The income tax is set up with a series of brackets, where the rate you pay increases on the income you make over each set amount. Right now, before any exemptions or credits, people with non-business income under $26,050 don’t pay income tax. Those with incomes of $26,051 pay a minimum of $360.69, and 2.765% on all their income over that. Once you make over $46,100, you pay a bit more — 3.226% — but only on the income over that threshold. You pay 3.688% on income over $92,150, and 3.99% on earnings over $115,300.
The House version of HB 33 would eliminate the bracket between $46,100 and $92,150 and reduce the rate on income between $26,051 and $92,150 to 2.75%. Leaving out credits and exemptions (we’ll get to that), the permanent tax cut in the bill means that:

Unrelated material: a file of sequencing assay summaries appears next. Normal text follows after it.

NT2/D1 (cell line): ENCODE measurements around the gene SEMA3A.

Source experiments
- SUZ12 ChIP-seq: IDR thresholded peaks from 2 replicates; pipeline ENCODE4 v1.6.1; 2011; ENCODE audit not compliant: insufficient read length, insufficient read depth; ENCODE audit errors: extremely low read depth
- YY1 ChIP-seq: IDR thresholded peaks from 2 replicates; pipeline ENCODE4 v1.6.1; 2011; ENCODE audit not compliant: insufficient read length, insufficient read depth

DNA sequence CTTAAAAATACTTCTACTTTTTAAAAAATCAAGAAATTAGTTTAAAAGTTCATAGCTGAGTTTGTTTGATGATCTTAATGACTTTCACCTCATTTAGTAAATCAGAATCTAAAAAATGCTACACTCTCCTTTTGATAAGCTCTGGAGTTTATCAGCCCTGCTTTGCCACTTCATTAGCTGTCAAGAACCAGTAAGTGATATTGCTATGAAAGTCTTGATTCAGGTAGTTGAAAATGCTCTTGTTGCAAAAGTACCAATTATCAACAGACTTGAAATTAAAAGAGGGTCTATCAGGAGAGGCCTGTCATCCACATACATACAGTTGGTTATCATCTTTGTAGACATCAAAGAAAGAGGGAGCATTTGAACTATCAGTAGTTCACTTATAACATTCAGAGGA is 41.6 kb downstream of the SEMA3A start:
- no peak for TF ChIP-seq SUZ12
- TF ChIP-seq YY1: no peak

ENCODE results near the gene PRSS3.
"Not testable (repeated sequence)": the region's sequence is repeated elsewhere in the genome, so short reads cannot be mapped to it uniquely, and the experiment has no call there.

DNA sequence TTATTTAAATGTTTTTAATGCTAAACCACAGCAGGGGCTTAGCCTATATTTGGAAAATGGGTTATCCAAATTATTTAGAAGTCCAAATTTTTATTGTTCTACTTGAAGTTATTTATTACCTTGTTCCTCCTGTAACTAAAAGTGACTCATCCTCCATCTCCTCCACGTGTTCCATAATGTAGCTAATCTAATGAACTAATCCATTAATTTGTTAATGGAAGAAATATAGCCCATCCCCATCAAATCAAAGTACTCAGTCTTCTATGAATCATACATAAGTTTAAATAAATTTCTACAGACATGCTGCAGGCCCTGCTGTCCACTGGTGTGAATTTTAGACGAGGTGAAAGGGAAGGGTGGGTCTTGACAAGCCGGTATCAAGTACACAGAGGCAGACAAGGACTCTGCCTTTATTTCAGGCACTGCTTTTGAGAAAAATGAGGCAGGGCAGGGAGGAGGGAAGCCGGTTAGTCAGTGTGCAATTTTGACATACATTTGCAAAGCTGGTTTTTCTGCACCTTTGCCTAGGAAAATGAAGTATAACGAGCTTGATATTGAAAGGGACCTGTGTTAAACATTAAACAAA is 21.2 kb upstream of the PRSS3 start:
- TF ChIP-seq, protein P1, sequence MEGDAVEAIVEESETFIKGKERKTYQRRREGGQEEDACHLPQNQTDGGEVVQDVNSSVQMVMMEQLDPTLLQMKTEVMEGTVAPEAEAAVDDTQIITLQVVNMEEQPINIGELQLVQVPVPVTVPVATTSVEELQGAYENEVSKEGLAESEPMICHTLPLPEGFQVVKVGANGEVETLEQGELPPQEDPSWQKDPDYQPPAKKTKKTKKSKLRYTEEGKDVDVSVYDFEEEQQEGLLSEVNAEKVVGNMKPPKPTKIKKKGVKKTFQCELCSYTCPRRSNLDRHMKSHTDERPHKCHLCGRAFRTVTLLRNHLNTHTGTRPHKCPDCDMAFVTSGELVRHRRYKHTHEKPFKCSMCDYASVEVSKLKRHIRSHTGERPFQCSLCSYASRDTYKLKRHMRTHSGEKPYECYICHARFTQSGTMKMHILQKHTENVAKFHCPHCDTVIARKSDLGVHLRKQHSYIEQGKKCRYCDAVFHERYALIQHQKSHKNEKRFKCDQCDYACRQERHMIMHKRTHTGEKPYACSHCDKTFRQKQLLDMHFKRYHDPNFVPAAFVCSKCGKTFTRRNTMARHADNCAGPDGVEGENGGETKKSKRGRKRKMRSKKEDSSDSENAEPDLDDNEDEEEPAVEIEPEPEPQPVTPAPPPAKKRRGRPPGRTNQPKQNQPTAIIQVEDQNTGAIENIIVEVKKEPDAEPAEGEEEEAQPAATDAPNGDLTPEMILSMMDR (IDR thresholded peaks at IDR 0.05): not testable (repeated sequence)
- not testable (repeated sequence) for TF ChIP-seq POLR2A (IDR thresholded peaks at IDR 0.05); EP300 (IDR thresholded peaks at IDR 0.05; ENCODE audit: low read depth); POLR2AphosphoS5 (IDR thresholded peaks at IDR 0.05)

It’s not quite that simple; taxpayers are eligible for exemptions and often credits that may reduce those numbers. Everyone gets a personal exemption worth $2,400 if their income is $40,000 or below, along with one for their spouse and each dependent. (The exemption is worth somewhat less at higher income levels.) That means that a family of three doesn’t start paying Ohio income tax until their income reaches $33,250. This further reduces the amounts of the tax cuts. For instance, a family of three with income of $62,000 would see just a $33 reduction.
Taxpayers can also be eligible for tax credits which reduce the amount they owe and — if those credits are refundable — can lead to a refund greater than the taxes paid at the end of the tax year. The state earned income tax credit (EITC) is a nonrefundable tax credit for low- and moderate-wage earners that is adjusted according to household size and income. The EITC smooths out most low-income households’ tax liability.